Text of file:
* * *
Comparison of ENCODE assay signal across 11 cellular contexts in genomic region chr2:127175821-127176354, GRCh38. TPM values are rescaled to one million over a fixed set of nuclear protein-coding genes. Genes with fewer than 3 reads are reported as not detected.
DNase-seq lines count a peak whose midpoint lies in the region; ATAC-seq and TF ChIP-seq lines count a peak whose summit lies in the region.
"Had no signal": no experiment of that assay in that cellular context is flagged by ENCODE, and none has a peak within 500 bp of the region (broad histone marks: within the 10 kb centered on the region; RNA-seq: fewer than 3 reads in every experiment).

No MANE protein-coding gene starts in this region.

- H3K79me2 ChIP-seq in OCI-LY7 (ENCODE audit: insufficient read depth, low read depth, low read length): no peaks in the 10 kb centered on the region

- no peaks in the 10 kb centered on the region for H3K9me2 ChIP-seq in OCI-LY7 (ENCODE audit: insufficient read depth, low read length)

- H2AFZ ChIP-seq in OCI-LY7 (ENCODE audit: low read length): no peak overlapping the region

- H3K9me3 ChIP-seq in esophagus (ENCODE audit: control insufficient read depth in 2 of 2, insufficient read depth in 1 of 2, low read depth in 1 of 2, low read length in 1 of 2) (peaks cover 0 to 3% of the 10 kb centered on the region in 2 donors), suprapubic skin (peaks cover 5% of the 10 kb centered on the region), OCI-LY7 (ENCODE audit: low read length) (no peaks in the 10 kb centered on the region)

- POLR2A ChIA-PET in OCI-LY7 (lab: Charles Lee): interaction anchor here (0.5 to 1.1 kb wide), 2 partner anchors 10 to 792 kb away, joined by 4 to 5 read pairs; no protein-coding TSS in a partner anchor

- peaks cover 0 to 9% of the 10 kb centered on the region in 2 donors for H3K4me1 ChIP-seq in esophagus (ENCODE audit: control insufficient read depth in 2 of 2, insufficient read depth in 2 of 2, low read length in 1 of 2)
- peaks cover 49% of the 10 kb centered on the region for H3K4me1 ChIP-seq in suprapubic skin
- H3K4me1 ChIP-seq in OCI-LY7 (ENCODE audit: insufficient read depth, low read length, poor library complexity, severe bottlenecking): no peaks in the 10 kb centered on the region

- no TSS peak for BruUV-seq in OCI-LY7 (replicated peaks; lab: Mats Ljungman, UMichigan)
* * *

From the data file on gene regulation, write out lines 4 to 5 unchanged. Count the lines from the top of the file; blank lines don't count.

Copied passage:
No MANE protein-coding gene starts in this region.

- H3K79me2 ChIP-seq in OCI-LY7 (ENCODE audit: insufficient read depth, low read depth, low read length): no peaks in the 10 kb centered on the region